How to deal with difficult questions in a presentation

Summary: Tactics and phrases for dealing with tricky questions in a presentation Q&A

The Q&A is the most nerve-racking part of the already stressful experience of standing up in front of an audience and presenting, and the worst part of that is getting difficult questions. However, there are several tactics which can help with dealing with tricky questions smoothly:

  • Fill silence/ Think out loud
  • Show how unsure your answer is
  • Politely not answer the question

After that, you will probably want to check if your answer is okay or offer to answer another way, and finally thank the audience for the (difficult) questions. This article gives tips and phrases for each of those steps, in that order. For practice of this and other parts of the presentation opening, body and ending, see


Filling silence in the presentation Q&A

Filling silence by checking the question

Perhaps the least stressful situation for the presenter is being able to send the question back to the audience member as they check the meaning of the question/ what the questioner wants to know. If you have some idea what the question is, the best questions are those which explain your understanding to the questioner and double-check it, such as:

  • (Before I answer, can I check exactly what you want to know?) Are you asking…?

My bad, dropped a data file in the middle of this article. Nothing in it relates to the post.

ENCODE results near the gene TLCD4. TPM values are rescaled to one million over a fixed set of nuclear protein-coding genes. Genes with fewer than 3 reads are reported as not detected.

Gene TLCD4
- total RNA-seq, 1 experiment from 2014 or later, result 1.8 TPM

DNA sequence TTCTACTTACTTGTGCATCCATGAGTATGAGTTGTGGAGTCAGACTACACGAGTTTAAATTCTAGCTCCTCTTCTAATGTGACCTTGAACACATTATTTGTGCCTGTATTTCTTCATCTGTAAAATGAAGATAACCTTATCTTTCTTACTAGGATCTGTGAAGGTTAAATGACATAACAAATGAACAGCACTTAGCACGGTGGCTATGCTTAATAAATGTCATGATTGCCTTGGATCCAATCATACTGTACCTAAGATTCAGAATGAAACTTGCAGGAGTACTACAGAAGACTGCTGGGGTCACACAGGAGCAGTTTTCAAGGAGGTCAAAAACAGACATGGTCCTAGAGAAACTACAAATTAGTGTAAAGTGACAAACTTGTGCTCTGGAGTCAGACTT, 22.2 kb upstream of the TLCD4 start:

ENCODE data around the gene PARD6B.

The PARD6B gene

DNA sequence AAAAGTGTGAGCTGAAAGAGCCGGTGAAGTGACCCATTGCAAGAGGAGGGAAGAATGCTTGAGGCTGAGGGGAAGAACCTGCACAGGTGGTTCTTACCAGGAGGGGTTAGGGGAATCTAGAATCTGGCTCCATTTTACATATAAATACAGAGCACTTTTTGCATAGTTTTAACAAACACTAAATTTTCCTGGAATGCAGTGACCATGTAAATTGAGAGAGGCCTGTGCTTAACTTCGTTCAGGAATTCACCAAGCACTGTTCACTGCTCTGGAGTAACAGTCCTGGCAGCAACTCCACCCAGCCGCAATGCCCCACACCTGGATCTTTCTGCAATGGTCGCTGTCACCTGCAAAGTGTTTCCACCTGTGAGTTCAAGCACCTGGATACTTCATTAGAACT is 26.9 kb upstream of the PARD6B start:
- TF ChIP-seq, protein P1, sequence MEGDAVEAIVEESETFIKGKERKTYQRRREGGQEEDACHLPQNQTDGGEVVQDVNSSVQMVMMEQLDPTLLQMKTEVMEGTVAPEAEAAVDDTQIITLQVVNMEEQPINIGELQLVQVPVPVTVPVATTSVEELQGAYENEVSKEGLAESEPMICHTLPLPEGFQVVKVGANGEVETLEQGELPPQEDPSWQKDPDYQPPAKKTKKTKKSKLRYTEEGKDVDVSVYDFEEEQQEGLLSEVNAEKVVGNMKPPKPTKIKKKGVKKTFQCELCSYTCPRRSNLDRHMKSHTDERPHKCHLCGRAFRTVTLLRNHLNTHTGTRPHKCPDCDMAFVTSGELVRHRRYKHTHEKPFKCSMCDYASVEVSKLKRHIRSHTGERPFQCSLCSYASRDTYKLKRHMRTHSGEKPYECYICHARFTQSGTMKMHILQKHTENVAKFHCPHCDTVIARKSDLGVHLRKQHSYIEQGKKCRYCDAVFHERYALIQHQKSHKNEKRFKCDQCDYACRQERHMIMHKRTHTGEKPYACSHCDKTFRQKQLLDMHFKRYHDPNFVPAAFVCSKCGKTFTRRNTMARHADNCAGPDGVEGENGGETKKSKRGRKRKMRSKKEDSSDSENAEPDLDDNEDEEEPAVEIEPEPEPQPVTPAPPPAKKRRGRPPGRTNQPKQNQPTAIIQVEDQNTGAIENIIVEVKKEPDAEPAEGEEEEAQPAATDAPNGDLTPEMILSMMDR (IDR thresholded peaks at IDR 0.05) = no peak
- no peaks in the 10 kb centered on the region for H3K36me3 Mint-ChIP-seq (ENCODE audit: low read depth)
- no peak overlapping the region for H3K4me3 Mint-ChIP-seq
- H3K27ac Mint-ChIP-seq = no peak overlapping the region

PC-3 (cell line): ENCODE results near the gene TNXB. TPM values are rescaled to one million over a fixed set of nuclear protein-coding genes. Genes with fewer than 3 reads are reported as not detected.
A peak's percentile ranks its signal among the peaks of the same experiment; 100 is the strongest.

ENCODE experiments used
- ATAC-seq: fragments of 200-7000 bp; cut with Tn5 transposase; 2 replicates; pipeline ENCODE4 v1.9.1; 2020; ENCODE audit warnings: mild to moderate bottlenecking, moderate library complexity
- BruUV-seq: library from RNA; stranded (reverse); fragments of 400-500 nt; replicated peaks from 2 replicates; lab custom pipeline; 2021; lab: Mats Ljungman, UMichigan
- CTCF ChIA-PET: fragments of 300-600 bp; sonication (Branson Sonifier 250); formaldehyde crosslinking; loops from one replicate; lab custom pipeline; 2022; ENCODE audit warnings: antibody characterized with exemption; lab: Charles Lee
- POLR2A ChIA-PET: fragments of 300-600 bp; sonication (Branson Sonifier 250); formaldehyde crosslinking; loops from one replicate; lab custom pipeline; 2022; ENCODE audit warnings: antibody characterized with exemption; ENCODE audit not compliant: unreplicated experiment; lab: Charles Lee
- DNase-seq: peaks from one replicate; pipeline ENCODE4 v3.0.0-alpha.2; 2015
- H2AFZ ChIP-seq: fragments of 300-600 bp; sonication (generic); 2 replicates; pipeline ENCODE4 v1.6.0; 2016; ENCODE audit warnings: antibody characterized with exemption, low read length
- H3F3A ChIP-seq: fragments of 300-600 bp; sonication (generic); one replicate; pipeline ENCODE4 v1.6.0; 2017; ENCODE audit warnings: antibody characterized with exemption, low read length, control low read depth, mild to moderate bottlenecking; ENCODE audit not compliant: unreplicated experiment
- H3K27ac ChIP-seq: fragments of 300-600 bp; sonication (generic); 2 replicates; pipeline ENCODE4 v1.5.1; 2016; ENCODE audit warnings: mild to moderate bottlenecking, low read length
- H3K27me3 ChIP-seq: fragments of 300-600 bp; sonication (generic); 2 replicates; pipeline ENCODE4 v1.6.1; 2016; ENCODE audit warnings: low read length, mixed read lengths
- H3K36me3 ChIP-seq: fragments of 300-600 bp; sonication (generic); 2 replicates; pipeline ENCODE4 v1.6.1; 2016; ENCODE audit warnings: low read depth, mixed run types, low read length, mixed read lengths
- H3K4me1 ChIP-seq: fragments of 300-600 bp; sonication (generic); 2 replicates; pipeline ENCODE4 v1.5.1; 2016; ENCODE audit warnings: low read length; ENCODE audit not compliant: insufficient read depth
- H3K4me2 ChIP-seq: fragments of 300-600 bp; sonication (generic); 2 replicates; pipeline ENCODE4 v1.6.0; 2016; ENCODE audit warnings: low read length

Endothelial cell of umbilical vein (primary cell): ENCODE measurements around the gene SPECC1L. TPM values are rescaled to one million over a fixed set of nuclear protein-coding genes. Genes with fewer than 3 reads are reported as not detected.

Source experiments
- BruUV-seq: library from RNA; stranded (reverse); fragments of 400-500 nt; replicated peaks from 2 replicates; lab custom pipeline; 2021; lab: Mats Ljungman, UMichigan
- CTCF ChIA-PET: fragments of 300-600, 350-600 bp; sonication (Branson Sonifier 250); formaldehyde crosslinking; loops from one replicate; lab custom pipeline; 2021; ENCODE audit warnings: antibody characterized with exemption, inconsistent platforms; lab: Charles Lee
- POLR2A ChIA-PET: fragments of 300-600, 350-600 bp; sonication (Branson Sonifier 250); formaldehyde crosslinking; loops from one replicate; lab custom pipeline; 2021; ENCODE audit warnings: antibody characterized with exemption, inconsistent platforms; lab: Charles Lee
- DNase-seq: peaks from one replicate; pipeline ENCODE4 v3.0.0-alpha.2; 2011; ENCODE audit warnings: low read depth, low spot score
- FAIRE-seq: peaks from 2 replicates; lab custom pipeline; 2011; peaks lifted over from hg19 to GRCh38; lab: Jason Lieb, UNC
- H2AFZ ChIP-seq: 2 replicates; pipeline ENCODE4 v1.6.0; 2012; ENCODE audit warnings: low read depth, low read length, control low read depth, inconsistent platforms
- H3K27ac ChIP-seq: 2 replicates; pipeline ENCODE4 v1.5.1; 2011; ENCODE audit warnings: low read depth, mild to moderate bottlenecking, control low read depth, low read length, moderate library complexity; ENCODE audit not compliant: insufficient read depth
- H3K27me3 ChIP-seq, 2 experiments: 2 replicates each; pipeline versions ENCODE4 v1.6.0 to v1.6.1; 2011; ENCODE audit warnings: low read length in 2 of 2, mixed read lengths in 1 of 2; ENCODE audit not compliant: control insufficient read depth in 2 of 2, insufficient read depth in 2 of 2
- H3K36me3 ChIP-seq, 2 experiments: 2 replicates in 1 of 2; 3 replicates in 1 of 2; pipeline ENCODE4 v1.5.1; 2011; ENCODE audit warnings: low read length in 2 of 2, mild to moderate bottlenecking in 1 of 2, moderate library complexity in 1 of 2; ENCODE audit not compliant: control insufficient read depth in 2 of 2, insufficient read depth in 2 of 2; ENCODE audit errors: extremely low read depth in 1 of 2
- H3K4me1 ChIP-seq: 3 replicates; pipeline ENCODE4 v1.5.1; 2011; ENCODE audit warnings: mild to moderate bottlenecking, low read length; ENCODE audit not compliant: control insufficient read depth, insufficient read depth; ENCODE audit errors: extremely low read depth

• (So,) do you mean…?
  • (So) if I understand correctly, your question is…
  • (So) if I understand your question correctly, you want to know…
  • If I understand, what you want to know is… (Is that right?)
  • If I understand you correctly, you are asking…
  • (Can I just double-check?) Is your question…?

As long as you don’t use this too much in one Q&A session, this can also be a good tactic for delaying your answer, even when you are 99% sure what the question means.

If you have more problems understanding what the question is, it’s best to avoid generally phrases like “Pardon?” and “Sorry, I didn’t catch that” as much as possible and instead be specific about what the problem is, with questions like:

  • (Sorry) I don’t really understand what you mean by…/ What do you mean by…?
  • (Sorry, I couldn’t catch that.) Could you (possibly) repeat the question (just one more time/ a little more slowly/ a little more loudly)?
  • (Sorry) can you put that another way?/ could you rephrase the question?

The parts in brackets above are optional, but good for further filling time if you need time to think.


Filling silence by commenting on the question

When the questioner has confirmed, repeated and/ or explained the meaning of their question, you can then use perhaps the simplest and most useful tactic for filling silence before answering, which is commenting on the question. However, you should avoid repeating the same phrases and make sure that the comment really matches the question, so you’ll need a range of different phrases for this.